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The Rape of Nanking

The Rape of Nanking

The Forgotten Holocaust of World War II

The definitive New York Times bestselling account of one of history’s most brutal–and forgotten–massacres

In December 1937, one of the most horrific massacres in the long annals of wartime barbarity occurred. The Japanese army swept into the ancient city of Nanking (what was then the capital of China), and within weeks, more than 300,000 Chinese civilians and soldiers were systematically raped, tortured, and murdered-a death toll exceeding that of the atomic blasts of Hiroshima and Nagasaki combined. In this seminal work, Iris Chang, whose own grandparents barely escaped the massacre, resurrects this history and tells the story from three perspectives: that of the Japanese soldiers, that of the Chinese, and that of a group of Westerners who refused to abandon the city and created a safety zone, which saved almost 300,000 Chinese.

Amazingly, the story of this atrocity–one of the worst in world history–continues to be denied by the Japanese government. More than just narrating the details of an orgy of violence, The Rape of Nanking tells the shocking story of the concerted effort during the Cold War on the part of the West and even China to stifle open discussion of the massacre. Drawing on extensive interviews with survivors and documents brought to light for the first time, Iris Chang’s classic is the definitive history of this horrifying episode.

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Genre: Nonfiction / History / Asia / Japan

On Sale: January 10th 2012

Price: $18.99 / $24.99 (CAD)

Page Count: 360

ISBN-13: 9780465068364

What's Inside

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Reader Reviews

Praise

"In her important new book, The Rape of Nanking, Iris Chang, whose own grandparents were survivors, recounts the grisly massacre with understandable outrage."—New York Times
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"Chang's account, based on extensive interviews with survivors and newly discovered documents, is utterly compelling yet, at the same time, in places unbearable to read."—Foreign Affairs
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"Chang vividly, methodically, records what happened, piecing together the abundant eyewitness reports into an undeniable tapestry of horror."—Adam Hochschild, Salon
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"A powerful new work of history and moral inquiry. Chang takes great care to establish an accurate accounting of the dimensions of the violence."—Chicago Tribune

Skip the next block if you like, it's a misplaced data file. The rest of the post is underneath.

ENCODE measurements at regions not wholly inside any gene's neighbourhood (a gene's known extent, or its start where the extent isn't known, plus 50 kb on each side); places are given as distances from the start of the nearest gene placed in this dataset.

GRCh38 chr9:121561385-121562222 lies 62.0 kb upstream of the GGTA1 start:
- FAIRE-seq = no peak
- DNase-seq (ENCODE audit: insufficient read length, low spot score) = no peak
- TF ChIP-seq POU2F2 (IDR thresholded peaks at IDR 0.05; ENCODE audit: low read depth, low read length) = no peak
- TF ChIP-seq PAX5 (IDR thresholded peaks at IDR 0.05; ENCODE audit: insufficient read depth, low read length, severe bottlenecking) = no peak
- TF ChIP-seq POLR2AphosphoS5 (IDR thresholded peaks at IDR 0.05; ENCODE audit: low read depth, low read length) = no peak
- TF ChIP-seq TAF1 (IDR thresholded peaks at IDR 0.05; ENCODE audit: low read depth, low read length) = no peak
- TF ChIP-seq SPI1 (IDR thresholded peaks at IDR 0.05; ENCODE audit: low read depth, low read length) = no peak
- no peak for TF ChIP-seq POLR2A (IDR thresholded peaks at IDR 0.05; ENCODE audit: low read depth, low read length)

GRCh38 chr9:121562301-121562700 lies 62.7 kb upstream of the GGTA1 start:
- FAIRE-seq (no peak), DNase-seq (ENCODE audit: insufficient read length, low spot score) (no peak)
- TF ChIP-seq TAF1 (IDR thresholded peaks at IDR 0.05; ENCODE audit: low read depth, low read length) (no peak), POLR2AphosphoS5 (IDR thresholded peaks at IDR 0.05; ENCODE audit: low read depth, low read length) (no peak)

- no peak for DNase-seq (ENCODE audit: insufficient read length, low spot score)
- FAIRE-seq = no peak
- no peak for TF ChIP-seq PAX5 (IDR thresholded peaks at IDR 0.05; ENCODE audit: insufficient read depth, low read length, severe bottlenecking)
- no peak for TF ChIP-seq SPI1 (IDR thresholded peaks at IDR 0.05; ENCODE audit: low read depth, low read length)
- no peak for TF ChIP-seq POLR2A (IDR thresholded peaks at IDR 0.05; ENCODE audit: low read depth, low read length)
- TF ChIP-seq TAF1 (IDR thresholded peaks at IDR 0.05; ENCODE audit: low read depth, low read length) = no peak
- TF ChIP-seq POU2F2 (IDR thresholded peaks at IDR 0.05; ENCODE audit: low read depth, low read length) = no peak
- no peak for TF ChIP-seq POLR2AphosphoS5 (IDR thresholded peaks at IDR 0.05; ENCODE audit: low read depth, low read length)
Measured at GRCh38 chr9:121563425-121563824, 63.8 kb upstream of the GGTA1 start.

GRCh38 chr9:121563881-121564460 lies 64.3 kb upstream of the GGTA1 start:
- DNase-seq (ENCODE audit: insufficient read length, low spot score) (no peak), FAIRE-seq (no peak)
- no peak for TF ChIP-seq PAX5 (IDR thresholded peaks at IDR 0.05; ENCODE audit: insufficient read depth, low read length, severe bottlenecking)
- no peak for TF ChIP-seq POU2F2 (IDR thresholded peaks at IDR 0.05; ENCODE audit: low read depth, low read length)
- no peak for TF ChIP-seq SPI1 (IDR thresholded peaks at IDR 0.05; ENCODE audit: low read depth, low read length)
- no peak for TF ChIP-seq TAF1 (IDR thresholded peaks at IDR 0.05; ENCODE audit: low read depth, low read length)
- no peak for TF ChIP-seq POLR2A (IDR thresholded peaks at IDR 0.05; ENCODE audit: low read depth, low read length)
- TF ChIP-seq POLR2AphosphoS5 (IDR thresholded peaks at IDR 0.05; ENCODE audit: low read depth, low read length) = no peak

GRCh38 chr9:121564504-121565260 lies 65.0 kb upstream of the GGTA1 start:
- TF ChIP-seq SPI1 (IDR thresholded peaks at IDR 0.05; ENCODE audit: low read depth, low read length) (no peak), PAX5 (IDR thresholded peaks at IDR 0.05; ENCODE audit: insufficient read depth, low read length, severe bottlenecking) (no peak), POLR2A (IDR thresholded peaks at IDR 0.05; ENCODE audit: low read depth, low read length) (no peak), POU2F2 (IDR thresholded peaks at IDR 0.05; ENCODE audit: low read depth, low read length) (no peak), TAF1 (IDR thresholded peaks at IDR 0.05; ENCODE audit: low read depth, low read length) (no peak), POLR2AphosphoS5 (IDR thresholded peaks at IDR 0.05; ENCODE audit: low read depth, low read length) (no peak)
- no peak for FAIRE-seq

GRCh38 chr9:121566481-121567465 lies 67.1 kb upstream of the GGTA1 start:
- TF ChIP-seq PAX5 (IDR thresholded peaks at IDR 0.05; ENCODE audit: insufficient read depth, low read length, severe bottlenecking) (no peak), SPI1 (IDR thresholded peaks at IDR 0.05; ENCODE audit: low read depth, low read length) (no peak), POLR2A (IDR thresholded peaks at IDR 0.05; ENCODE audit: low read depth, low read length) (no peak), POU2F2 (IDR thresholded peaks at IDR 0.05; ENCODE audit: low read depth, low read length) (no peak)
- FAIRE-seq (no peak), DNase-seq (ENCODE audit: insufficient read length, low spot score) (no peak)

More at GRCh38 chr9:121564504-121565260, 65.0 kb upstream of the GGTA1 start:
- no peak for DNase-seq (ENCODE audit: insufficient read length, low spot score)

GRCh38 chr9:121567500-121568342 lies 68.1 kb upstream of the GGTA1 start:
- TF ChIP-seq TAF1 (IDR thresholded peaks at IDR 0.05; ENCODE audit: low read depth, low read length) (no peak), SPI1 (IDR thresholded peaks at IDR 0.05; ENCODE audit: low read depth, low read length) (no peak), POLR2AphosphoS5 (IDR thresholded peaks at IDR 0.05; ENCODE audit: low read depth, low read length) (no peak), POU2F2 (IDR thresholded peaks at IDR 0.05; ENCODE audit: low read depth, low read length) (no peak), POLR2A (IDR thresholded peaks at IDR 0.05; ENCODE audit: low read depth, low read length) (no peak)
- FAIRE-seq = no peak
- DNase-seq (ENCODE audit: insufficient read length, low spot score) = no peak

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"Iris Chang's research on the Nanking holocaust yields a new and expanded telling of this World War II atrocity and reflects thorough research. The book is excellent; its story deserves to be heard."—Beatrice S. Bartlett, professor of history, Yale University
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"Heartbreaking.... An utterly compelling book. The descriptions of the atrocities raise fundamental questions not only about imperial Japanese militarism but the psychology of the torturers, rapists, and murderers."—Frederic Wakeman, director of the Institute of East Asian Studies, University of California, Berkeley
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"Something beautiful, an act of justice, is occurring in America today concerning something ugly that happened long ago.... Because of Chang s book, the second rape of Nanking is ending."—George F. Will, syndicated columnist
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"In her important new book ... Iris Chang, whose own grandparents were survivors, recounts the grisly massacre with understandable outrage."—Orville Schell, The New York Times Book Review
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"Anyone interested in the relation between war, self-righteousness, and the human spirit will find The Rape of Nanking of fundamental importance. It is scholarly, an exciting investigation, and a work of passion. In places it is almost unbearable to read, but it should be readonly if the past is understood can the future be navigated."—Ross Terrill, author of Mao, China in Our Time, and Madame Mao
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